Or so it seems. Throughout Donald Trump’s campaign, those who would once have slinked in shame, holding their tongues and only letting the occasional racist thought slip out at uncomfortable family gatherings suddenly began to find their voices. They found a leader willing to let them be their horrible selves, so long as they would vote for him. They discovered that they could espouse their bigotry, celebrate their vile notions of a white race pushing back at the progress of others. They found a man who either believed all the same things they did, or willingly went along because he recognized a benefit to his reach for power. And they ran with it.
How did Trump enable this despicable segment of society? In many ways it may have begun with his birther nonsense regarding President Obama. He raised the specter of Obama as an African interloper, a dark menace whom he continues to blame for everything he fails to do. He never had to use racist epithets, because his positioning of Obama was clear to all of the worst of his voters. Part of it was his campaign rhetoric as well. His constant calls to shut out the insidious others, his divisiveness in calling for a wall to keep out Mexican “rapists and murderers,” and his cries for a complete Muslim ban all sang out to those who wish to exclude others from their version of America based on their race or nationality.
And as sickening as it all was, it worked; he now is grabbing hold of his opportunity to send the United States back to something more akin the time of Jim Crow laws and official segregation. One step the Trump administration took early on was to refocus counterterrorism efforts to exclusively address Muslim extremism, and to exclude terrorism from white nationalists from the focus of government efforts. This move, besides ostracizing adherents to a major world religion practices by millions of peaceful U.S. citizens, sent a clear message to the kinds of people who created the violence in Charlottesville. And Trump has followed an ongoing pattern of tweeting instantly about terror attacks he believes are carried out by Muslims, but not responding strongly—or sometimes at all—to terror attacks against Muslims. He even went so far as to suggest we need more police violence, after saying little to nothing against police violence against African-American victims.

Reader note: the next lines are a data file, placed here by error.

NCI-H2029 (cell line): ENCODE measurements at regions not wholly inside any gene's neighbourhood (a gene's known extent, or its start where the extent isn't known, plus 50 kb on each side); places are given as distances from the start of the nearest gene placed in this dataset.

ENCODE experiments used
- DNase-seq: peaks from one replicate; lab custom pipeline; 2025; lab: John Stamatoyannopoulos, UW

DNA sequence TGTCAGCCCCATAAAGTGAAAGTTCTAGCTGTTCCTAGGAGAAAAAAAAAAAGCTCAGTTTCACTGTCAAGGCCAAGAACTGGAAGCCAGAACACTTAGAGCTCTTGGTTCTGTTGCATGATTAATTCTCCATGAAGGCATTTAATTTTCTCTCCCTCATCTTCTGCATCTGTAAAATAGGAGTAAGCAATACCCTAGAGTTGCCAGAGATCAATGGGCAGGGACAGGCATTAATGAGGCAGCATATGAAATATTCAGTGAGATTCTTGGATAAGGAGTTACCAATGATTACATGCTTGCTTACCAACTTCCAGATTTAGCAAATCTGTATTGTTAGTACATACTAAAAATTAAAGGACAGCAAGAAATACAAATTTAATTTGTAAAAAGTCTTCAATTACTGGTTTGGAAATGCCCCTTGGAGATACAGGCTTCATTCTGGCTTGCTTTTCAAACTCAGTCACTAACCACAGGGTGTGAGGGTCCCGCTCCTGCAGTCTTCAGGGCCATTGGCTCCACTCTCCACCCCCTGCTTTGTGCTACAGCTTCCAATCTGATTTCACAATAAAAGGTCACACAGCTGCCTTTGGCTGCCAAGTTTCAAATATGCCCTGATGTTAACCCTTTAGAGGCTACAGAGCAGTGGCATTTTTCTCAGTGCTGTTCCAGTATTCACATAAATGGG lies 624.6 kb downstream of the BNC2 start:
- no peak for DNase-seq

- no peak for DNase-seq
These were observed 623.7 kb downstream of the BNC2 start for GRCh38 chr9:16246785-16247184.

All of this, in ways both subtle and obvious, serves to encourage those who hate people who are different. From before his campaign began, Trump fed off this despicable segment of the population and fed their hatred, encouraged them to emerge from the shadows and step out, speak out against the atrocities that notions of equality and humanity toward others have created for racist white people. This is why David Duke himself, the former KKK Grand Dragon and Trump supporter, emphasized that white people put Trump in office.
Republican Responses to the Event
Against this backdrop, the events in Charlottesville gave Trump and other Republicans a chance to condemn the hatred and violence that the alt-white protestors represented and perpetrated. This was their chance to show the country that they unequivocally reject those who seek to subjugate others based on race, nationality, religion, or sexuality. But to do so, they would have to call out part of the Republican base as the bigots they are. As you might guess, they opted to go in a different direction.